This, honestly, has been my favourite part. I’ve taken it as a chance to soak up the work of others, to seek out what excites me. I’m scouring the blogs of my favourite journalers, I’m going back through my Pinterest boards to see images that fill me with inspiration. I’m watching YouTube videos and going back through materials from past journaling courses I’ve taken.

I have certain journalers whose work I love, who never fail to inspire me. Looking at their work sparks a little inspiration inside, and the more I look through it, the more it fans the flames. Before long I’m grabbing my paints and scribbling in my journal.

3. Join a challenge or group

There are so many free art groups and challenges out there. The best thing about joining something like this is the accountability. You feel you need to show up and participate – especially if you’ve declared publicly that you’re doing it.

Not only that, but there is so much support from other creatives. The more you share, the more people will cheer you on. That feels really good. And when you hit a wall, if you share that with the group, you’ll be amazed to find others are feeling the same. Sometimes we think we are alone in our struggles, but when we share them with others we quickly learn we aren’t.

Another good thing about joining a challenge is that it can be a good way to jump-start your practice. Often a challenge will have a theme or prompts, or other guiding material which can help guide you as you step back into your creativity.

Here are some of my favourite art/journaling challenges and groups – all of them are free. Some of these have time frames and some are ongoing:

Journaling Dangerously challenge and Journaling Dangerously group

15 Minute Practice challenge and 15 Minute Practice group

Index-Card-A-Day challenge and ICAD-2016 group

Inner Excavate Along challenge and Inner Excavation Group

Journal 52 challenge and Journal 52 group

30 Day Journal Project

100 Days Project

4. Treat yourself to new supplies

This can be a really fun way to get out of a creative slump. And let’s face it – who among us doesn’t have a massive list of dream art supplies? Don’t break the bank, but it surely wouldn’t hurt to allow yourself to grab a few pots of that paint you’ve always wanted to try, or some new brushes, or a few balls of that gorgeous yarn.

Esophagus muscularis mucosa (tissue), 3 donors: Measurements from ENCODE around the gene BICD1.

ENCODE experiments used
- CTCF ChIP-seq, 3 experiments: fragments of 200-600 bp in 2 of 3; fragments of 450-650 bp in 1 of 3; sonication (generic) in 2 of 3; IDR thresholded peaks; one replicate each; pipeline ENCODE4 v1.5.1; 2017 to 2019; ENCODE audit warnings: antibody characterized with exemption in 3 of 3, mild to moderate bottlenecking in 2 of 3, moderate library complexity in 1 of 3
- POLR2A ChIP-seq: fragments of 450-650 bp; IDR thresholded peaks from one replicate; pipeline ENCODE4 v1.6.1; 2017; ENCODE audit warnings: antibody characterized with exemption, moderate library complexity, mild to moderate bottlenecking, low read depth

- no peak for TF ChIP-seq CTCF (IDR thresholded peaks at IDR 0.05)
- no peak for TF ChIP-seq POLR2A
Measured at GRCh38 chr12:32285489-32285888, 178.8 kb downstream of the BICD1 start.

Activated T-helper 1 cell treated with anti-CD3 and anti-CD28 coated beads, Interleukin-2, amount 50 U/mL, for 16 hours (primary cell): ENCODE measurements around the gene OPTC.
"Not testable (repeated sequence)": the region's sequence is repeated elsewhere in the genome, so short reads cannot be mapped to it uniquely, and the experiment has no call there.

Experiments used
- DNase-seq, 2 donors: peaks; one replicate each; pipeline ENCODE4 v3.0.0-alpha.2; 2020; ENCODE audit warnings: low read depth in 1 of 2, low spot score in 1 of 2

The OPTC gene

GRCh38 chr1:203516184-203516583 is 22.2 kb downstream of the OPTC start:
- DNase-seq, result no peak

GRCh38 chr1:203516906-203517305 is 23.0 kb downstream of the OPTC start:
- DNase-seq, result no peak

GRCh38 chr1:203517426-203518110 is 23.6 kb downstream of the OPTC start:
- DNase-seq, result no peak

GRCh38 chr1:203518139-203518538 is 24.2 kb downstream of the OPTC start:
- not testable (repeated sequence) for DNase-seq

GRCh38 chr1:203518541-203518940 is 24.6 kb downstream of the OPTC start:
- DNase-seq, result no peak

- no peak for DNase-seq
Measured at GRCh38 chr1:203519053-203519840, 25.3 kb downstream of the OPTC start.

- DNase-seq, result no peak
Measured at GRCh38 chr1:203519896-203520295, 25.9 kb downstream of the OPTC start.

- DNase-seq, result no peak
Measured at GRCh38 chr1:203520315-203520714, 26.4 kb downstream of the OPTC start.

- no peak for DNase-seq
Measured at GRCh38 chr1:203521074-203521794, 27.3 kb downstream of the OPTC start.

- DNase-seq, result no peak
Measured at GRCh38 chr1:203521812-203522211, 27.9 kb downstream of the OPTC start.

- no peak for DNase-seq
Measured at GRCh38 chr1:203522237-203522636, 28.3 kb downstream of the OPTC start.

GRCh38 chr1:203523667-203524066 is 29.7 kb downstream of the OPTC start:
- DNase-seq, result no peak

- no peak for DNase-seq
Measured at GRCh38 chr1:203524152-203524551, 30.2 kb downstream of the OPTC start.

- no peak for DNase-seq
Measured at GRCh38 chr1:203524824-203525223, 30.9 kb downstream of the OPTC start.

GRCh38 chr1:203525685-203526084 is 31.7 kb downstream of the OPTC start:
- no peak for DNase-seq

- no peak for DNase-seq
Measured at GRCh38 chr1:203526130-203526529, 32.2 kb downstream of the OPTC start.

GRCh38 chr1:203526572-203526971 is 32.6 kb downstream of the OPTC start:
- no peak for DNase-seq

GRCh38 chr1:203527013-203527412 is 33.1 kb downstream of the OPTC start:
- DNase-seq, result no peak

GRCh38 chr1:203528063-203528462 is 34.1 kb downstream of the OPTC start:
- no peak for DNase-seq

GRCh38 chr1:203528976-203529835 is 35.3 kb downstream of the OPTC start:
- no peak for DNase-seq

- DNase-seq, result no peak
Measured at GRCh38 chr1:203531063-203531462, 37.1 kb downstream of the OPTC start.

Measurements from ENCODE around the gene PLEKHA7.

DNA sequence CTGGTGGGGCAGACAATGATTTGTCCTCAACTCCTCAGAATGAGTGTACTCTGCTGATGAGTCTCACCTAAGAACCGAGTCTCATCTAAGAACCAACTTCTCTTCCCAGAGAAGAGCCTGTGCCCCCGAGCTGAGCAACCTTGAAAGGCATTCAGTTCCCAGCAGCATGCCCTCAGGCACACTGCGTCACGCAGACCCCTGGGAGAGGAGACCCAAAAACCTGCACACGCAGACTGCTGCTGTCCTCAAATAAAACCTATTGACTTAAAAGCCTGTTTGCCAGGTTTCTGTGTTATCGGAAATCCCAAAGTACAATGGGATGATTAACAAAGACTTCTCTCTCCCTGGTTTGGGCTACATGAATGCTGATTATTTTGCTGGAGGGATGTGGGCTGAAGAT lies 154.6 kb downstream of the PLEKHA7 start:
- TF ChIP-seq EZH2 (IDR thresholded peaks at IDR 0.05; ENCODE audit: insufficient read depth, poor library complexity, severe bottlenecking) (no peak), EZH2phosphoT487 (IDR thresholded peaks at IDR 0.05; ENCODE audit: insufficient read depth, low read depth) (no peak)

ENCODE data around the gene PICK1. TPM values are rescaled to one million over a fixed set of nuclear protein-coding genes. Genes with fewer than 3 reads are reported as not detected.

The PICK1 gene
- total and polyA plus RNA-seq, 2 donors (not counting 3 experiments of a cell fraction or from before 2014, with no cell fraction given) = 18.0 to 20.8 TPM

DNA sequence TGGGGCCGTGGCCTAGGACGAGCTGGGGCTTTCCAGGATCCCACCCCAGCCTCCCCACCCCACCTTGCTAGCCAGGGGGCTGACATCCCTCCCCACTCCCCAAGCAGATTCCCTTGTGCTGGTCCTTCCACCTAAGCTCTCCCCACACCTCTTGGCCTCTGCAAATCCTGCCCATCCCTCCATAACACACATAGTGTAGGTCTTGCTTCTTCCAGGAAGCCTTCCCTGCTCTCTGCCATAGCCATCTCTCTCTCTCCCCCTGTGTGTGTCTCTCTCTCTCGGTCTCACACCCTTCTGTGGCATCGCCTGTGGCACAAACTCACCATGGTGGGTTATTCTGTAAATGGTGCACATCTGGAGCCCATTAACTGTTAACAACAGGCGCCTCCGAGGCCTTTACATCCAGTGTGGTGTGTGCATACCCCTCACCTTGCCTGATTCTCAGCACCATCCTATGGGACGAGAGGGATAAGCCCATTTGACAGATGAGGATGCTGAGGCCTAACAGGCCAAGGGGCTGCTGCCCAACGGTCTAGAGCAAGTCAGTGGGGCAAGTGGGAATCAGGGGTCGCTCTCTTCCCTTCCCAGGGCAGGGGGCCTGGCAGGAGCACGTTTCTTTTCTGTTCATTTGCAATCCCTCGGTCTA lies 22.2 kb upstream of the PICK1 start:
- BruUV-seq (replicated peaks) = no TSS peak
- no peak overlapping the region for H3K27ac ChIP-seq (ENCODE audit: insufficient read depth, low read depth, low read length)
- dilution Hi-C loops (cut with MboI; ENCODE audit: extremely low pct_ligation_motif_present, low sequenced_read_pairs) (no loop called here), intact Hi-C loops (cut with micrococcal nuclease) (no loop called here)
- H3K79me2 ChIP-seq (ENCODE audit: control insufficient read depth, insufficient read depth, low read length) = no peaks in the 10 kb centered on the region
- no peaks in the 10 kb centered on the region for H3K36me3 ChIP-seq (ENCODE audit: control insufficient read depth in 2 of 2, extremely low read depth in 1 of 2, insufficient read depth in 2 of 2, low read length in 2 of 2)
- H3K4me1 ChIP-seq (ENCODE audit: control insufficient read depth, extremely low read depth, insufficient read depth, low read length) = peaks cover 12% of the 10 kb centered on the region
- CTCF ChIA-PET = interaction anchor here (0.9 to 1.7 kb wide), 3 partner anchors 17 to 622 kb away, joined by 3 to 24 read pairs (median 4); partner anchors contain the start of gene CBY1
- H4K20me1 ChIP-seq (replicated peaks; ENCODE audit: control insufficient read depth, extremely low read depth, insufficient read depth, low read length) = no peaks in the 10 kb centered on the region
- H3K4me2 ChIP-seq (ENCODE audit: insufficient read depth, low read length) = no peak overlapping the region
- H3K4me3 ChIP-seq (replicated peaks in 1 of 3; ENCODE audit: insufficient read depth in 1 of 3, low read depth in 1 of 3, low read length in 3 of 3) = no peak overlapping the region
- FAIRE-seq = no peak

Sometimes the excitement of trying a new material, colour or tool can be enough to get us creating again.

5. Sign up for a course

Is there an online course you’ve been eyeing for ages but never allowed yourself to sign up for? Now’s the time. Find an artist or teacher you love or whom you’ve always wanted to learn from, and indulge.

A word of warning – this can be an easy way to waste money, if you’re not careful. Obviously, signing up for the course alone won’t get you out of the slump – you’ll need to show up and do the work. But, if you sign up for a course that truly inspires you, one that ignites that creative spark inside, then that should certainly be a good investment.

Another thing to consider here is to take baby steps – don’t sign up for the six month intensive, maybe just start with the four week introductory course and go from there. The last thing we want is for you to feel overwhelmed, and then guilty for not following through!

6. Take time out from other things

It might be that you’re in a creative slump because you haven’t had the time or energy to create – your life has been too full. Maybe you’ve found yourself working extra shifts at work. Maybe you’re taking on more responsibilities around the house, or helping a friend or family member with something. Perhaps you’ve signed up for a new exercise programme at the gym.

Whatever it is, if you want to have the time and energy to create again, you might need to make some sacrifices somewhere else. I’m not suggesting you quit the gym or leave your job, but you might need to ask for help from someone else to allow you a little time to create. Ask your spouse to watch the kids one night a week so you can journal. Take your knitting to work and use your lunch break as a chance to knit. Wake up a little earlier to get 15 minutes of writing in.

Try to find a way to allow more time and energy in your life to get creative, even if that means taking some time or energy out from another area of your life. Chances are, you’ll feel better for it.

*  *  *

I’m now finding myself taking careful and gentle steps back into my creative self-expression. Writing this post is one of the first ways of doing that, and I hope it helps even one person find their creative footing again.

Remember, you’re not alone and your inspiration isn’t gone forever – it will come back around when the time is right.

Creativity, Spirituality

Depression, journaling and your soul

Depression and your soul

A friend of mine – who is also a coach and healer – recently said to me that depression is simply when we become disconnected from our soul.

My first response to this was to feel a little angry. As someone who has experienced depression on and off for nearly two decades and isn’t afraid to get help in the form of medication and therapy when necessary, I felt that comment was a little unfair.